The Washingtonian, with a readership of 400,000, has provided DC metro readers articles about real estate, politics, eateries and other local interests since 1965.
And for all but its first four years, editor Jack Limpert has been a key player on the magazine’s editorial team. In a town and era with managing editors as legendary as Ben Bradlee here at the Washington Post and Charlie Peters at the Washington Monthly, Limpert kept a more discreet profile.
Best known for its lists of the best doctors and restaurants, Limpert’s glossy periodical won five National Magazine Awards in the 8 years between 1982 and 1990, for stories with topics ranging from the assassination attempt on Ronald Reagan, to a biracial medical partnership that revolutionized heart surgery.
A memorable cover article during the 1970s noted the lopsided racial demographics of the District of Columbia (then sometimes referred to as the ‘Chocolate City’) by carrying an image of a towering ice cream cone containing three scoops of chocolate topped with one of vanilla.
The February 2012 cover story about DC’s “soccer moms and power players” secretly getting high depicts a well-groomed lawn with a tree pruned in the shape of a giant marijuana leaf.
Only months after Nixon resigned the presidency over the Watergate scandal, Limpert was the first to surmise Mark Felt was “Deep Throat,” Bob Woodward and Carl Bernstein’s mystery source .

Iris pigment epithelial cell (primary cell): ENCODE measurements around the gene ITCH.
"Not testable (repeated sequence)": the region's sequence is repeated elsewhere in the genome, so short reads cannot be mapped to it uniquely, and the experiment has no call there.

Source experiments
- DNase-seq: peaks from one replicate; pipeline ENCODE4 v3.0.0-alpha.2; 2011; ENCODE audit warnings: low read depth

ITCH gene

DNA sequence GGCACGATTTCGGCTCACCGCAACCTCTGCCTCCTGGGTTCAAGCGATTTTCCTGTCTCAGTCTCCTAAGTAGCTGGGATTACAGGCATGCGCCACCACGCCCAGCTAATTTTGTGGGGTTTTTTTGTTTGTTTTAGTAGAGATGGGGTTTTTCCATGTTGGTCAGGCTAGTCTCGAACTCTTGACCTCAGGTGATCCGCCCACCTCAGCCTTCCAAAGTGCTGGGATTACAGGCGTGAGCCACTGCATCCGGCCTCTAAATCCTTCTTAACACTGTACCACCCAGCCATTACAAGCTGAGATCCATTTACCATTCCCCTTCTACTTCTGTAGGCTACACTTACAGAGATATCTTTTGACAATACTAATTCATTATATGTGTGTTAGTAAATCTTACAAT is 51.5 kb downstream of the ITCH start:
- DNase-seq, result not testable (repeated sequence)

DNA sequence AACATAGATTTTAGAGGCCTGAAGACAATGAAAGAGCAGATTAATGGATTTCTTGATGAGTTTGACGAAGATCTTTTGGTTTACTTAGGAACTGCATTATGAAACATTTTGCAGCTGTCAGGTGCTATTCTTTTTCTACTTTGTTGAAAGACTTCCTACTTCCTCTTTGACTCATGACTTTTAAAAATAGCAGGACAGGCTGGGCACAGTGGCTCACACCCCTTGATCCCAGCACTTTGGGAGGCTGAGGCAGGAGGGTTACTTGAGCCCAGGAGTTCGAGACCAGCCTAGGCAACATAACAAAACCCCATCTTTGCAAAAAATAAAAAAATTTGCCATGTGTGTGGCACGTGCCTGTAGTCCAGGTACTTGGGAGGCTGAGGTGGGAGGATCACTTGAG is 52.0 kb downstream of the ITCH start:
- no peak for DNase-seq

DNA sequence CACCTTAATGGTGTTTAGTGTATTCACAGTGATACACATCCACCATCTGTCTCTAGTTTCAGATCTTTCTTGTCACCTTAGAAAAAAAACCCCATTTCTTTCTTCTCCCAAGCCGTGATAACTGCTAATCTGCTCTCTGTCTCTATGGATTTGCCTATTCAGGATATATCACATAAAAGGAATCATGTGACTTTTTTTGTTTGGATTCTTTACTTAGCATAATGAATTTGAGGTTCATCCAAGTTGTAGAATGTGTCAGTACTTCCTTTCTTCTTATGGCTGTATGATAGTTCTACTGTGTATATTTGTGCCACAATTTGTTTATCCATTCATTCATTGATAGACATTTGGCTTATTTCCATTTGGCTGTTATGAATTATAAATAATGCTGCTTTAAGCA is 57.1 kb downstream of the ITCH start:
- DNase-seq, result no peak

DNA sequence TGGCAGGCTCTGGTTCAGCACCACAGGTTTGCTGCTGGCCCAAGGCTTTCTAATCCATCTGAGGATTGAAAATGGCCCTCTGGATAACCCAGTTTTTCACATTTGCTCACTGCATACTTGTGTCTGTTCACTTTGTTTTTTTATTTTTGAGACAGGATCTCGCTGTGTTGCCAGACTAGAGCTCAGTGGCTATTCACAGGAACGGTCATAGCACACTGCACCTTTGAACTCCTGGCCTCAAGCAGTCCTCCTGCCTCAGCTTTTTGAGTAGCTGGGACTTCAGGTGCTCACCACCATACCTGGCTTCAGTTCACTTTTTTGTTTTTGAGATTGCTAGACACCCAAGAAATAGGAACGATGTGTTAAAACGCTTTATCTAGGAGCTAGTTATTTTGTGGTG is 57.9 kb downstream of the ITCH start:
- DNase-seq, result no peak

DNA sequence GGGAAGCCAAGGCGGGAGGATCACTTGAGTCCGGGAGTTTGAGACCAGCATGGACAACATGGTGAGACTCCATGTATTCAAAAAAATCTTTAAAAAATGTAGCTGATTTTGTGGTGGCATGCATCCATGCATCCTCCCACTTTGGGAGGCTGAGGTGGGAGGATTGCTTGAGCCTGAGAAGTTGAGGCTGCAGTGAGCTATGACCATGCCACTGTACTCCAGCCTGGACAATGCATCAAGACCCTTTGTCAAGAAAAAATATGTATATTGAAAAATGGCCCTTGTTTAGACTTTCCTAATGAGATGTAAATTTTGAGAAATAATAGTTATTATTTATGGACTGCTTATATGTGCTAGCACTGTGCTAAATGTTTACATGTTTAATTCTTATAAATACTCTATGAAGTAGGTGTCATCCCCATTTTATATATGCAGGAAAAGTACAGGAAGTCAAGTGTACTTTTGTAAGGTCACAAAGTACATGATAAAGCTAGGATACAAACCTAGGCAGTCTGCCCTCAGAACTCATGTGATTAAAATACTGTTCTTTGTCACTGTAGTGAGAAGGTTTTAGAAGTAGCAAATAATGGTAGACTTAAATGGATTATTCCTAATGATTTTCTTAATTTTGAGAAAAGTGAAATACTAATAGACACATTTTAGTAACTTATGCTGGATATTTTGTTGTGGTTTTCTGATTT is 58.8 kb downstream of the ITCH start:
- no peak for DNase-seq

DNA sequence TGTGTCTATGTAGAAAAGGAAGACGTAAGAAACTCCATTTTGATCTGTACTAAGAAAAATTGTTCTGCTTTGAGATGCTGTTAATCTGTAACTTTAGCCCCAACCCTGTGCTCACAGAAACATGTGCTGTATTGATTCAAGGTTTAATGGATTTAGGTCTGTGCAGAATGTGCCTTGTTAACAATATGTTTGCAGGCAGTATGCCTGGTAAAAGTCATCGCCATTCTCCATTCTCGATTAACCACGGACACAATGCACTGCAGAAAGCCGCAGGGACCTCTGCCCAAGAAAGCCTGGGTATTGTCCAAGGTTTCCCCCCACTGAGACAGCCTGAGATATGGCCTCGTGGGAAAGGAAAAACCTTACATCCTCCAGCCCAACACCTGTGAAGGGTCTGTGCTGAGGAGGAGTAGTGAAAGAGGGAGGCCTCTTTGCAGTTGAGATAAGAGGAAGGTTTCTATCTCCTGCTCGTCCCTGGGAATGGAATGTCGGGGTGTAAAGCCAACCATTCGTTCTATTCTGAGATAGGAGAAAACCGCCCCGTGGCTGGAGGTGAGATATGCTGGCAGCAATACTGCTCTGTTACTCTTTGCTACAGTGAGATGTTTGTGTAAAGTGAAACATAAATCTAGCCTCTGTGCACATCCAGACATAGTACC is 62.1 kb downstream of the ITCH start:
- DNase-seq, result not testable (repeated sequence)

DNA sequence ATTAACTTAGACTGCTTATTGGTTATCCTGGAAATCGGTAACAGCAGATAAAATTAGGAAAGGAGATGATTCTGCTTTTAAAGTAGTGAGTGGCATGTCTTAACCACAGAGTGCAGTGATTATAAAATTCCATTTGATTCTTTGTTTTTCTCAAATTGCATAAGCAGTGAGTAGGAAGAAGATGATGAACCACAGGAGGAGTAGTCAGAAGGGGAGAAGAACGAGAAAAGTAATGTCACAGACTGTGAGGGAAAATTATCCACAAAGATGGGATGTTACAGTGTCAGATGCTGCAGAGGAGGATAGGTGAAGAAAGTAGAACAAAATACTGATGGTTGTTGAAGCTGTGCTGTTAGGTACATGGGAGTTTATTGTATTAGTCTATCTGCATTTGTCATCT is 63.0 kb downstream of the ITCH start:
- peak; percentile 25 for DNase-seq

Last Monday, the patrician looking 78-year-old, whose twitter handle is @bluepencil2 , packed his manual typewriter in his car and said goodbye to the magazine that he edited for nearly 50 years. He will still occasionally write articles, but he’s finished correcting syntax and insisting on clarity.
Back in 1999 the careful editor used his legendary blue pencil on my first magazine assignment in over 2 decades, but I have another reason to be grateful to Jack Limpert. I am among those who found love through the Washingtonian.
For more than 30 years, until October 2008, the classified “In Search Of …” section in the back of the city glossy united a certain kind of romantic intellectual man or women looking to meet a like-minded soul. Yes, there were “meat rack” DC watering holes during the Carter and Reagan administrations. Then as now, Sign of the Whale on M St. NW was a popular place for hook ups or to meet the Ted Mosby or Barney Stinson of the day.
But for many 1970s, 1980s or 1990s DC single bureaucrats, Washingtonian’s ISO pages served as the original version of match.com.
The following ad, in 1991, for example, sparked the marriage between a 43-year old lifelong bachelor and a divorced PhD. with 5 children.
“Very Intelligent Lady Sought—with warmth, energy, and understated care for looks (hyperachievement not required)—for long-term relationship. I’m SWM, 5'6", 43, GS-13 bureaucrat, occasionally talkative, usually a good listener. Love skiing, snorkeling, cycling, travel, extended families. Like historical novels and SF, work, politics, Jagger, Baez, Chopin, dogs.”
Though neither of us placed such an enticing ad, I also met my husband through the magazine, when a young writer came to my R St NW office to interview my two male partners and me. He was on assignment from Limpert for an article titled “Sherlock Holmes is Alive and Well and Working at Dupont Circle” about DC’s “new age” private investigators
The story he would write described my “lean strong face, hazel eyes, and … sensuous mouth.” We are celebrating 27 years of marriage Saturday.
Mr. Limpert, thanks.
Bonnie Goldstein is a Washington-based writer. Her Twitter handle is @KickedByAnAngel.